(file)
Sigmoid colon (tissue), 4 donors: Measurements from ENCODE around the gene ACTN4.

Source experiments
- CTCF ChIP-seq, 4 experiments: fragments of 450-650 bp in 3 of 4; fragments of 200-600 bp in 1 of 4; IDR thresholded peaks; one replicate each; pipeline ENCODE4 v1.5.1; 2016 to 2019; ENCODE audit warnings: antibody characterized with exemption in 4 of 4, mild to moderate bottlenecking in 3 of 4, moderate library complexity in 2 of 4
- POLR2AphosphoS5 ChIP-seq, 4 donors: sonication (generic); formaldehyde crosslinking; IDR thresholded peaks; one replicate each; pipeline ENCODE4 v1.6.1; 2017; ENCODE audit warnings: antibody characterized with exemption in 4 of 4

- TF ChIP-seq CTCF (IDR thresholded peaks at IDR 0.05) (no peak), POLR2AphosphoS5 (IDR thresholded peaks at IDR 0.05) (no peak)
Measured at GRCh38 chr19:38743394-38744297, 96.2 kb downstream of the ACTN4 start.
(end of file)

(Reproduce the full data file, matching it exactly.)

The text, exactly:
Sigmoid colon (tissue), 4 donors: Measurements from ENCODE around the gene ACTN4.

Source experiments
- CTCF ChIP-seq, 4 experiments: fragments of 450-650 bp in 3 of 4; fragments of 200-600 bp in 1 of 4; IDR thresholded peaks; one replicate each; pipeline ENCODE4 v1.5.1; 2016 to 2019; ENCODE audit warnings: antibody characterized with exemption in 4 of 4, mild to moderate bottlenecking in 3 of 4, moderate library complexity in 2 of 4
- POLR2AphosphoS5 ChIP-seq, 4 donors: sonication (generic); formaldehyde crosslinking; IDR thresholded peaks; one replicate each; pipeline ENCODE4 v1.6.1; 2017; ENCODE audit warnings: antibody characterized with exemption in 4 of 4

- TF ChIP-seq CTCF (IDR thresholded peaks at IDR 0.05) (no peak), POLR2AphosphoS5 (IDR thresholded peaks at IDR 0.05) (no peak)
Measured at GRCh38 chr19:38743394-38744297, 96.2 kb downstream of the ACTN4 start.